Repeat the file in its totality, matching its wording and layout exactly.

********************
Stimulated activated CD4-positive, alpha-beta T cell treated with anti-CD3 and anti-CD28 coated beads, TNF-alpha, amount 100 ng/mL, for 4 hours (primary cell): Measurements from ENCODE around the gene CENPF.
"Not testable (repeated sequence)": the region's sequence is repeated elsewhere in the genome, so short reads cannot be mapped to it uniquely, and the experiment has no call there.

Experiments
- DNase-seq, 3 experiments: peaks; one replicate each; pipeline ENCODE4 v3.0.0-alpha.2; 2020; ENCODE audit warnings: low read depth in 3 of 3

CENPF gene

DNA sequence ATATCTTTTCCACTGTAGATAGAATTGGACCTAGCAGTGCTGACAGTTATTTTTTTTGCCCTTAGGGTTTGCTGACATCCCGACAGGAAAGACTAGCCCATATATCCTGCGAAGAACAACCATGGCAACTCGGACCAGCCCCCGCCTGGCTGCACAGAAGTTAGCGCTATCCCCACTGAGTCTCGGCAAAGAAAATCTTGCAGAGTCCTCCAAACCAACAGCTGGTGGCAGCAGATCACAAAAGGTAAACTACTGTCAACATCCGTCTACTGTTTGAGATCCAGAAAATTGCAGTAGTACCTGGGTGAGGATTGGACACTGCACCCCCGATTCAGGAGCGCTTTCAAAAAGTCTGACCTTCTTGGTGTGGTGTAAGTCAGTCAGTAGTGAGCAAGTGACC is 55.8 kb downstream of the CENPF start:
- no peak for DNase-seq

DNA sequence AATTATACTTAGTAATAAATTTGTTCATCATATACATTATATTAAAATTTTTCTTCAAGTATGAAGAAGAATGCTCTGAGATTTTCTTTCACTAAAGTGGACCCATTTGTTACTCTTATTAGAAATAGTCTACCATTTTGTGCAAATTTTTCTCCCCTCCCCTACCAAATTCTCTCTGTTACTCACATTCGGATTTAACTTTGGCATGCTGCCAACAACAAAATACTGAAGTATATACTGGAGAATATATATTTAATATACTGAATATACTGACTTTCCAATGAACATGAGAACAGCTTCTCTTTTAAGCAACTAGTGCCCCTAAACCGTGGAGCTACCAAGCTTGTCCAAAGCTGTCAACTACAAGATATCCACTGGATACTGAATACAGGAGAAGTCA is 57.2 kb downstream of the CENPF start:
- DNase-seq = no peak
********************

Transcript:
Stimulated activated CD4-positive, alpha-beta T cell treated with anti-CD3 and anti-CD28 coated beads, TNF-alpha, amount 100 ng/mL, for 4 hours (primary cell): Measurements from ENCODE around the gene CENPF.
"Not testable (repeated sequence)": the region's sequence is repeated elsewhere in the genome, so short reads cannot be mapped to it uniquely, and the experiment has no call there.

Experiments
- DNase-seq, 3 experiments: peaks; one replicate each; pipeline ENCODE4 v3.0.0-alpha.2; 2020; ENCODE audit warnings: low read depth in 3 of 3

CENPF gene

DNA sequence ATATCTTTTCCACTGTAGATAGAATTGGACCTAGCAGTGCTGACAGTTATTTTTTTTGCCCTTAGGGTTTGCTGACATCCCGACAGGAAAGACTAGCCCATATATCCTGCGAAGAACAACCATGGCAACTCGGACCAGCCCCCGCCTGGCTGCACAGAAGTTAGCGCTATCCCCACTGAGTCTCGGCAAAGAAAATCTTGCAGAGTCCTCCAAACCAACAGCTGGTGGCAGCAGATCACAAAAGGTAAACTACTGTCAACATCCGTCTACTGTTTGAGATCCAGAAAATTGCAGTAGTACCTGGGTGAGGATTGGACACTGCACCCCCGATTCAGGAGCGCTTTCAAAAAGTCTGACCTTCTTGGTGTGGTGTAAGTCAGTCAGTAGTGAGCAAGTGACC is 55.8 kb downstream of the CENPF start:
- no peak for DNase-seq

DNA sequence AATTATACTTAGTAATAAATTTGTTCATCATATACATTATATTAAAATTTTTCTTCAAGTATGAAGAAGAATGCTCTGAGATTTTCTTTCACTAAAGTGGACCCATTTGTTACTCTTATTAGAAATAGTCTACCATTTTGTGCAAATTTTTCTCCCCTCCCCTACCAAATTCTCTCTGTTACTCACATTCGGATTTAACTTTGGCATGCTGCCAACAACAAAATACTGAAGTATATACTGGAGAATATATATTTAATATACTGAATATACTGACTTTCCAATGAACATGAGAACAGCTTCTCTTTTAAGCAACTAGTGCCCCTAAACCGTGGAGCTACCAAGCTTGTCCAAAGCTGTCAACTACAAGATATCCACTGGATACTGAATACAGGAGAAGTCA is 57.2 kb downstream of the CENPF start:
- DNase-seq = no peak